The schools I visited reminded me of our best private progressive schools. They are rich in the arts, in play, and in activity. I saw beautiful campuses, including some with outstanding architecture, filled with light. I saw small classes; although the official class size for elementary school is 24, I never saw a class with more than 19 children (and that one had two assistant teachers to help children with special needs).
Teachers and principals repeatedly told me that the secret of Finnish success is trust. Parents trust teachers because they are professionals. Teachers trust one another and collaborate to solve mutual problems because they are professionals. Teachers and principals trust one another because all the principals have been teachers and have deep experience. When I asked about teacher attrition, I was told that teachers seldom leave teaching; it’s a great job, and they are highly respected.
And by the way, the Finnish teachers I saw — those heaped with laurels as outstanding professionals — didn’t look or act differently from many, many teachers I have seen in the United States, even in so-called “failing schools.”
Finland has one other significant advantage over the United States. The child-poverty rate in Finland is under 4 percent. Here it is 22 percent and rising. It’s a well-known fact that family income is the most reliable predictor of academic performance. Finland has a strong social welfare system; we don’t. It is not a “Socialist” nation, by the way. It is egalitarian and capitalist.
In bloviating on the nature, causes and consequences of the London riots, the mainstream media seems mired in a war of definitions. Are they “riots” or “protests”? Is this “civil disobedience” or “anarchy”? Each word or phrase comes highly charged with repressed histories and connotations.
For example, where does the word “looting” come from?
According to the good old OED, the word comes from the Hindi lūt, which in turn either derives from the Sanskrit lōtra (booty, spoil), lup (for rup, to break), or lunt (to rob).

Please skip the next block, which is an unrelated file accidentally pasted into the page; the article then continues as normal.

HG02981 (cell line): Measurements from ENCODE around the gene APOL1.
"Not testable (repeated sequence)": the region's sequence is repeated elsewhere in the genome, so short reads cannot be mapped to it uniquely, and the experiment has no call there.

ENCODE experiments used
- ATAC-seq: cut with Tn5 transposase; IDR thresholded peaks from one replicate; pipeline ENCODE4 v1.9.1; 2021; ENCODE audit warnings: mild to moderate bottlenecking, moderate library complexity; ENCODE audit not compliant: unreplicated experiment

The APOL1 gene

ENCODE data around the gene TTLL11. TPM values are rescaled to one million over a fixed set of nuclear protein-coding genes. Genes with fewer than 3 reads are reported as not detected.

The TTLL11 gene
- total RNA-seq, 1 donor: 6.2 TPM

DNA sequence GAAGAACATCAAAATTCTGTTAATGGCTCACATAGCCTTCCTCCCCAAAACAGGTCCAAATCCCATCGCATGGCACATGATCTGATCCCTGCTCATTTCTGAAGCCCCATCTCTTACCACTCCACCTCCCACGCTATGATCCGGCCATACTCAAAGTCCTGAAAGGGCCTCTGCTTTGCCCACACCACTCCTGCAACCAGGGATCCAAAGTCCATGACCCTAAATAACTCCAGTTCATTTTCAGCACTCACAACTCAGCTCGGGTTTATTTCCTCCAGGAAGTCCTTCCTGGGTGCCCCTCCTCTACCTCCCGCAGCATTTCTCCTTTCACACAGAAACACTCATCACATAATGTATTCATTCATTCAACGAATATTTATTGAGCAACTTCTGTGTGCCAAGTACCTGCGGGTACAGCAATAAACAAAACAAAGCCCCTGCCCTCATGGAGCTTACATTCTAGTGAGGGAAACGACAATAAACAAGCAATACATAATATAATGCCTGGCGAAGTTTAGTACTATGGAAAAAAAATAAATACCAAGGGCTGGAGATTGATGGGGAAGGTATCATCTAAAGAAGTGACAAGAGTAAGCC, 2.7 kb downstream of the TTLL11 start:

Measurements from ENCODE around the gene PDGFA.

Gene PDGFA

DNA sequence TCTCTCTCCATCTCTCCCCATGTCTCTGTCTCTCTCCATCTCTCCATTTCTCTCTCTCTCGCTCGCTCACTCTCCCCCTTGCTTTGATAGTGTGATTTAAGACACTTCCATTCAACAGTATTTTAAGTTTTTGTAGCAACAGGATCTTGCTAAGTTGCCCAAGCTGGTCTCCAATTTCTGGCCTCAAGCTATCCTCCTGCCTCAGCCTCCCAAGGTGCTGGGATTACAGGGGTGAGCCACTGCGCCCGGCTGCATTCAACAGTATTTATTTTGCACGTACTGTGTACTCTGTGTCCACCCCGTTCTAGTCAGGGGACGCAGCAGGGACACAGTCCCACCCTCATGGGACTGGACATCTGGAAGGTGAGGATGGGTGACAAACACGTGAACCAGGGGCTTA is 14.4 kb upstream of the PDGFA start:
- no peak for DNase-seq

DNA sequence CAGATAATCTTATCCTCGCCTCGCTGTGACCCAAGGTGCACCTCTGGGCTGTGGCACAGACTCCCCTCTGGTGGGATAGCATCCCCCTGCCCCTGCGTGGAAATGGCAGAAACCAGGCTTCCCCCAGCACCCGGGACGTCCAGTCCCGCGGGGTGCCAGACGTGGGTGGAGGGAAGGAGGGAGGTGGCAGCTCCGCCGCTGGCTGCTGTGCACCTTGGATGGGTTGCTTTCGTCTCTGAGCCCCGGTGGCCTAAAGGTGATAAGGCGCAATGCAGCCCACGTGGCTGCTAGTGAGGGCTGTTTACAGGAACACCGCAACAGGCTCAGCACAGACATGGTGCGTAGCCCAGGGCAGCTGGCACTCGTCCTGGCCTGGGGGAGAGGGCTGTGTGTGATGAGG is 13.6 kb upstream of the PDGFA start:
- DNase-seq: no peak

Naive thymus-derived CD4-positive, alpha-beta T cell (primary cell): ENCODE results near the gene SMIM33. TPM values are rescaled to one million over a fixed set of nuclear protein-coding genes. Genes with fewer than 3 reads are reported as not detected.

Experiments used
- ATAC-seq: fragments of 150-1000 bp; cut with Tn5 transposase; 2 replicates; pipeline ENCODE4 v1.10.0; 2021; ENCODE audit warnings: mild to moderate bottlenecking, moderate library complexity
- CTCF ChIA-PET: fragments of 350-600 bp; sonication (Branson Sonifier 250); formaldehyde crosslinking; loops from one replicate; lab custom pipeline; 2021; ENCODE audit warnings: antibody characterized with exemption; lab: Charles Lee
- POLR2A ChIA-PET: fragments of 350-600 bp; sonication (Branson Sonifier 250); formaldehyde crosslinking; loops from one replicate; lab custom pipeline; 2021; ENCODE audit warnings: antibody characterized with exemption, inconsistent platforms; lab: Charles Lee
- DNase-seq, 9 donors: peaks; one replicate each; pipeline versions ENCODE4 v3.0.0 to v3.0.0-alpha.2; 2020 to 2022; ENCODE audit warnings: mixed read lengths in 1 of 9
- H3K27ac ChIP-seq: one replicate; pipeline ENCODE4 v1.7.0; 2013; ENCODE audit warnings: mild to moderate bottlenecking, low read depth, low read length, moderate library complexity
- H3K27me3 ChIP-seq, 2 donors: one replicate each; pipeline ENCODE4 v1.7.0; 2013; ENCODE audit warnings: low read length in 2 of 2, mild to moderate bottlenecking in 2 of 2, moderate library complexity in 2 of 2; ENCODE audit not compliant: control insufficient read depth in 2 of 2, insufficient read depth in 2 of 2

An Anglo-Indian word inherited from the British Empire. What are its first instances of usage?
Again, according to the OED, it first makes an appearance in 1839, in Blackwood’s Edinburgh Magazine: “He always found the talismanic gathering-word Loot (plunder), a sufficient bond of union in any part of India.”
In 1858, William Howard Russell, an Irish war correspondent with The Times, wrote, in My Diary in India, “Why, the race [of camp followers] is suckled on loot, fed on theft, swaddled in plunder, and weaned on robbery.”
I am not a linguist, but I can’t help wondering to what degree the history of a word informs or at least inflects its contemporary usage in mainstream journalism. Not because I think that journalists attempt to reflect these etymologies. In fact, I suspect the opposite to be true. Is it that the less we know about a word’s history the more we are likely to convey its early context and purport?
In describing a young Black man as a “looter,” does the journalist fuse the past prejudices of empire into the analysis of the present moment? What do you think?
“This is an extraordinarily irritating book, written by one of those people who smugly believe that, having lost their faith, they must ipso facto have found their reason.” [read on]
Last week, a Chilean judge ordered an investigation into the 1973 death of Nobel Prize-winning poet Pablo Neruda. He died 12 days after a right-wing military coup by Pinochet, and while his death was long considered to be due to illness, Chile’s Communist Party (of which he was a member) have asked for this investigation. A human rights lawyer noted that there were discrepancies between the local reports of his death and the official death certificate and that exiling the famed poet would have proved “very difficult for the dictatorship.” His former driver, Manuel Araya, believes that Neruda was poisoned to prevent him from moving to Mexico to continue to voice opposition to Gen. Augusto Pinochet.
This investigation comes one month after the opening of an investigation into the death of Salvador Allende, the deposed leader whose 1973 death was ruled a suicide. His body was exhumed as forensic teams try to determine if he was assassinated.
Photo: Pablo Neruda talking to reporters after winning the Nobel Prize in 1971. Credit: Laurent Rebours/AP File Photo